Because the bass on “Song of Me and You” sounded so impressive, I listened very closely to the title track, which has the most powerful kick-drum sound on the album. On some speakers, this can turn into a bloated, soggy mess if the bass is too high in level or uncontrolled. The N°3s were revelatory in this regard, providing nearly as much low-end weight as my reference Revel Salon2s deliver in my big listening room—meaning big-time bass extension—with just as much control. I wasn’t just impressed—I was blown away.

Finally, I wanted to test the speakers with music from Bruce Cockburn—not from O Sun O Moon because that album is very new, and I haven’t heard it on enough systems to be able to comment on how well these speakers reproduce it. Instead, I pulled out my CD of The Charity of Night (True North TNSD 0150) and played “Pacing the Cage.” I know this track extremely well because I’ve heard it through dozens of pairs of speakers.

Pacing the Cage

When I’m listening critically with this track, I focus on how Cockburn’s voice is reproduced. It’s rich and robust, and the focal point of the soundstage, so it was probably closely miked. Secondarily, I listened to Cockburn’s guitar, which should sound clean and distinct in its own space within the soundstage, and to the impact and detail of Rob Wasserman’s bass.

The N°3s reproduced Cockburn’s deep, rich vocals spectacularly well—his voice sounded robust but clear at the same time, with its sonic image hanging tangibly in space, as it should. I was so impressed that I played the song a few times, increasing the volume level each time to the point that it was so loud, it was nearing lifelike levels—like Cockburn was in my room, belting it out. As the levels when up and up, his voice got louder and louder, yet the speakers sounded totally composed. I couldn’t detect even a trace of distortion. The only speaker models I’ve heard, anywhere near this price point, that could reproduce his voice that authentically, from low to near-lifelike volume levels, were the Mission 770 ($5000 per pair) and Paradigm Founder 100F ($5600 per pair).


Cockburn’s guitar sounded just as clean, but with a touch more treble energy than I would call neutral. But again, the sound wasn’t too bright. Just know that with these speakers, I don’t think there’s any chance any music will sound dull, unless you’re playing a really dull-sounding recording. The real highlight, however, was Wasserman’s bass, which was reproduced with an equal abundance of weight and clarity. I could hear and feel the heft of it, and I could pick out all the details of Wasserman’s technique.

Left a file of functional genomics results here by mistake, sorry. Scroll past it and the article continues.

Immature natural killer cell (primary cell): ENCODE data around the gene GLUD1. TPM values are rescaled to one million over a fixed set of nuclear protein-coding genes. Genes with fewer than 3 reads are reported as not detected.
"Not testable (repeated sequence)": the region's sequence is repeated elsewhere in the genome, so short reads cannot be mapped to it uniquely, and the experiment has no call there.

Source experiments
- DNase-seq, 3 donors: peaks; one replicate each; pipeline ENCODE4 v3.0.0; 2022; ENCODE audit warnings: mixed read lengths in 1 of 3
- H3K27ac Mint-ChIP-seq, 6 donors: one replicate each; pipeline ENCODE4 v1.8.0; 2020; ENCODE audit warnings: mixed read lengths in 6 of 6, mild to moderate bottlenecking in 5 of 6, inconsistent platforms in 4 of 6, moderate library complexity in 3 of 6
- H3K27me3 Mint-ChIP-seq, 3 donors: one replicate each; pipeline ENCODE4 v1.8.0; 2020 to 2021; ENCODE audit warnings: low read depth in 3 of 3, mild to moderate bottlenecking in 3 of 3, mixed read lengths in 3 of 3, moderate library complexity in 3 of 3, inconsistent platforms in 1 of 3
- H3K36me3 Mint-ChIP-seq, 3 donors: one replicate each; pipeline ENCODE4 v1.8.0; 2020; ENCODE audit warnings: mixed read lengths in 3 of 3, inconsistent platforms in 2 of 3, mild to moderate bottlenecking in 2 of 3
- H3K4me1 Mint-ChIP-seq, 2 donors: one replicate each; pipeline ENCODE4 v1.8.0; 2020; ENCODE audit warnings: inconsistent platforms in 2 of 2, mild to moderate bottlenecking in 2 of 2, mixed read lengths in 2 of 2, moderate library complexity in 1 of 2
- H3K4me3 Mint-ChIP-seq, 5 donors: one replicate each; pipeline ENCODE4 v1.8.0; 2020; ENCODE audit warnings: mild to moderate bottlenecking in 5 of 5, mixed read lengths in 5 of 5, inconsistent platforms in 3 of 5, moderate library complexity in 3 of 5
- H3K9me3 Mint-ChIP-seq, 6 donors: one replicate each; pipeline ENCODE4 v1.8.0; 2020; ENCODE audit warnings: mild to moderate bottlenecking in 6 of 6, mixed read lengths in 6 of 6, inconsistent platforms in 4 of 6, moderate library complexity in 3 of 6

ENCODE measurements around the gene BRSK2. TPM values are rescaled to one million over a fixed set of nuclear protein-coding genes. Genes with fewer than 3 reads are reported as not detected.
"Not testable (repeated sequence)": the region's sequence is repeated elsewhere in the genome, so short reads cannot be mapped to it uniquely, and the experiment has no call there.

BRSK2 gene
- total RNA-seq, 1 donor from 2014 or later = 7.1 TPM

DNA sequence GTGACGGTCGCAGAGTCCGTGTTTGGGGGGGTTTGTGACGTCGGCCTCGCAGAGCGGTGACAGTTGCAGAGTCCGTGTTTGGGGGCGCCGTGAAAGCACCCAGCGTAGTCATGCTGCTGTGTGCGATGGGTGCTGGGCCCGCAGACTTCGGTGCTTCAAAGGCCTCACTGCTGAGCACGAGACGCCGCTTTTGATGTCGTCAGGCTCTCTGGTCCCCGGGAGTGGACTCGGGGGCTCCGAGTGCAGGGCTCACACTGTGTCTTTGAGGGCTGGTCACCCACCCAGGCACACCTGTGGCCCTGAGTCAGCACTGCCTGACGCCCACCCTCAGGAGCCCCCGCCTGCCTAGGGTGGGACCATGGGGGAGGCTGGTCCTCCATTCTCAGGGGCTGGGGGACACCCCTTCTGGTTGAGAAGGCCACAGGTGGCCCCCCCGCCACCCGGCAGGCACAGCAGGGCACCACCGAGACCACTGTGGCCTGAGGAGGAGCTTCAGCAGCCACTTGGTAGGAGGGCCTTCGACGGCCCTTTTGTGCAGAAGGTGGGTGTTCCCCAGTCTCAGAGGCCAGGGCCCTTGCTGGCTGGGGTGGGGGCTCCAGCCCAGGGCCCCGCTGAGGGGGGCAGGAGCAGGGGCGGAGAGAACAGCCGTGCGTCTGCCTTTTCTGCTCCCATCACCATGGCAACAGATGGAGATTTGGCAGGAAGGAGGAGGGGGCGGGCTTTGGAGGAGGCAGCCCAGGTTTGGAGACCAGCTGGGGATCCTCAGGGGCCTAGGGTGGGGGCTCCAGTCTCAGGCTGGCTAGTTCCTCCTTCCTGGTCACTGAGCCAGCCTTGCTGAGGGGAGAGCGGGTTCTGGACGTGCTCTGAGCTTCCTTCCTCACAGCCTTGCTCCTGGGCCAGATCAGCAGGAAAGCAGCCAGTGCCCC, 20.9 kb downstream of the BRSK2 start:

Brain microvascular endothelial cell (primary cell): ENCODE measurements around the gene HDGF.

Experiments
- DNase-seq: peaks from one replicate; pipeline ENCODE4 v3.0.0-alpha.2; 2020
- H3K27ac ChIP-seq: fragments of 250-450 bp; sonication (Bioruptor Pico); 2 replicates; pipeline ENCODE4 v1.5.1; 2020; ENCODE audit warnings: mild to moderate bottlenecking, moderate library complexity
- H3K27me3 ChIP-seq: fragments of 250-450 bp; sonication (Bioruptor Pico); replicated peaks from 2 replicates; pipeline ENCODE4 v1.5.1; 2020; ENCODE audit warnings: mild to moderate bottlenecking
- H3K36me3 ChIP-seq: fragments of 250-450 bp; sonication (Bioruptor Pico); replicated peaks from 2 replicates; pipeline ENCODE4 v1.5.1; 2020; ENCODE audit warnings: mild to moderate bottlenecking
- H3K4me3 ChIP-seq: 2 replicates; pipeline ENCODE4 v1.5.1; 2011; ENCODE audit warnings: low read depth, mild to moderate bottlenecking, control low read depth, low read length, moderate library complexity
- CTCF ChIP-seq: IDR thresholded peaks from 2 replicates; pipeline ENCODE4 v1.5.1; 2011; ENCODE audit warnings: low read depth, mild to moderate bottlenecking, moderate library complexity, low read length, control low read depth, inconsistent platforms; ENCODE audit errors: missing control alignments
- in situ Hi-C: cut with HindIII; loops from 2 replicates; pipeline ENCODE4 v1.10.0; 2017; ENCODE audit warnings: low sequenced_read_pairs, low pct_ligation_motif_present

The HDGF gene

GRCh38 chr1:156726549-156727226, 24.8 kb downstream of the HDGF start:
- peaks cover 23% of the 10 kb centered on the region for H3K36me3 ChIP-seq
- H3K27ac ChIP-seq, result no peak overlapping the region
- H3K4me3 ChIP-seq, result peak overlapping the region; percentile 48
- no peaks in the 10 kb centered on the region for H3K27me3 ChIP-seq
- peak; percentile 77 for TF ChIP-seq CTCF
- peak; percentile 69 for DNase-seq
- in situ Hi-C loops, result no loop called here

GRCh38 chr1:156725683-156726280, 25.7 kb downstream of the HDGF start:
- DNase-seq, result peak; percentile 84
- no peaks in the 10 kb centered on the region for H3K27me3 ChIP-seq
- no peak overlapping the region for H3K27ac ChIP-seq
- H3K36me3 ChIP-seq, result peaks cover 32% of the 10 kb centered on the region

Big surprise

My journey with the Focal Vestia series was one of the most interesting I’ve traveled in the past year. I went from wanting to review the N°4s, to appreciating the N°3s for their smaller size, to liking their sound when I first set them up, to being absolutely smitten by their sound when I tweaked the positioning of the speakers and really started to put them through their paces.


All told, I was blown away by the N°3’s extreme clarity across the entire audioband; the spot-on tonal balance, which made the vocals I listened to sound real; and what I believe is standard-setting bass performance for a speaker of this size and at this price. The N°3 isn’t rated down to 20Hz, but the review pair got close by hitting a rock-solid 30Hz in my room with aplomb—what I heard was deep, tight, and tuneful bass that didn’t overshadow the all-important midband, at any volume level. To my eyes and ears, the spectacular-sounding N°3 is big enough—you’d have to pay considerably more to better its performance substantially. While the N°3 may not be the biggest speaker in the Vestia lineup, it’s the biggest speaker surprise that I’ve experienced in the last few years.

. . . Doug Schneider

Associated Equipment

  • Turntable: Pro-Ject Audio Systems X1 with Pick it S2 cartridge and Connect it E cable.
  • CD player: Pro-Ject Audio Systems CD Box S3.
  • Integrated amplifier: Marantz 40n.
  • Speaker cables: QED XT25.
  • Interconnects: XLO DNA.
  • Acoustical treatment: BXI Sound Absorber panels (20).

Focal Vestia N°3 Loudspeaker
Price: $3598 per pair.
Warranty: Five years, parts and labor.

BP 374, 108 rue de l’Avenir
42353 La Talaudière Cedex
Phone: (+33) 477-43-57-00

Focal Naim America
313 rue Marion
Repentigny, QC J5Z 4W8
Phone: (800) 663-9352